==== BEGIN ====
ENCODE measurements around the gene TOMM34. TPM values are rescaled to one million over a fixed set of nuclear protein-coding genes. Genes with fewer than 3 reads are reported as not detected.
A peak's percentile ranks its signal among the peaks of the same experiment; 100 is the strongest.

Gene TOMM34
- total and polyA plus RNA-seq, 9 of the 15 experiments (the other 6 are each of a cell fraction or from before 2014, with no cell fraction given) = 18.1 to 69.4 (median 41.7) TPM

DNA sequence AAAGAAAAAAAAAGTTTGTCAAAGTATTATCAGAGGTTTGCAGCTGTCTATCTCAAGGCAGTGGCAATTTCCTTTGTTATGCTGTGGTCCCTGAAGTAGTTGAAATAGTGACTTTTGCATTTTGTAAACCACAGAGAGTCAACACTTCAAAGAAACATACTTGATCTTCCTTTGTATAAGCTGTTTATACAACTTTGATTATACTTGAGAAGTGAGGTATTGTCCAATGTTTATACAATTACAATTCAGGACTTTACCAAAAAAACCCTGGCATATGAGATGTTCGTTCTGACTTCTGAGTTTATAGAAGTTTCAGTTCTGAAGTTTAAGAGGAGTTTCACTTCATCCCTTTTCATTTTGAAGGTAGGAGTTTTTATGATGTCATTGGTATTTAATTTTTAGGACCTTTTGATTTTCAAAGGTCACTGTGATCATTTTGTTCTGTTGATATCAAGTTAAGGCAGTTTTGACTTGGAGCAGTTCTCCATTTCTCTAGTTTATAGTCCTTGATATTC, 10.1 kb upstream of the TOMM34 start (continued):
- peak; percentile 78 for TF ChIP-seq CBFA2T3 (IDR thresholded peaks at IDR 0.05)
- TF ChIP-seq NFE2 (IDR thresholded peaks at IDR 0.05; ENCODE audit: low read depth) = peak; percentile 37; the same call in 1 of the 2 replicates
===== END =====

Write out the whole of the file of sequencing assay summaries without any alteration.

ENCODE measurements around the gene TOMM34. TPM values are rescaled to one million over a fixed set of nuclear protein-coding genes. Genes with fewer than 3 reads are reported as not detected.
A peak's percentile ranks its signal among the peaks of the same experiment; 100 is the strongest.

Gene TOMM34
- total and polyA plus RNA-seq, 9 of the 15 experiments (the other 6 are each of a cell fraction or from before 2014, with no cell fraction given) = 18.1 to 69.4 (median 41.7) TPM

DNA sequence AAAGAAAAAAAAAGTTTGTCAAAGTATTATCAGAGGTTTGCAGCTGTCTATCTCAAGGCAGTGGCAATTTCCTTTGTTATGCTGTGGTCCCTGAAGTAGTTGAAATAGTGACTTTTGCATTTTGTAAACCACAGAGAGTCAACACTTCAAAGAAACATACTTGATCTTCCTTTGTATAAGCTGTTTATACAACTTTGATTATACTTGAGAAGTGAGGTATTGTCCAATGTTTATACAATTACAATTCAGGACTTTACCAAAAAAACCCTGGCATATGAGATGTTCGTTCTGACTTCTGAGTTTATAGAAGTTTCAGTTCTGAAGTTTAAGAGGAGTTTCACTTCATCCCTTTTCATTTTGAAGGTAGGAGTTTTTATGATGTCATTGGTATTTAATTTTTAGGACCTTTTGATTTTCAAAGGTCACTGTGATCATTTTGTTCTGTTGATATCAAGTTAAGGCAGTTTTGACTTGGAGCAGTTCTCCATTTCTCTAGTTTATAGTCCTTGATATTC, 10.1 kb upstream of the TOMM34 start (continued):
- peak; percentile 78 for TF ChIP-seq CBFA2T3 (IDR thresholded peaks at IDR 0.05)
- TF ChIP-seq NFE2 (IDR thresholded peaks at IDR 0.05; ENCODE audit: low read depth) = peak; percentile 37; the same call in 1 of the 2 replicates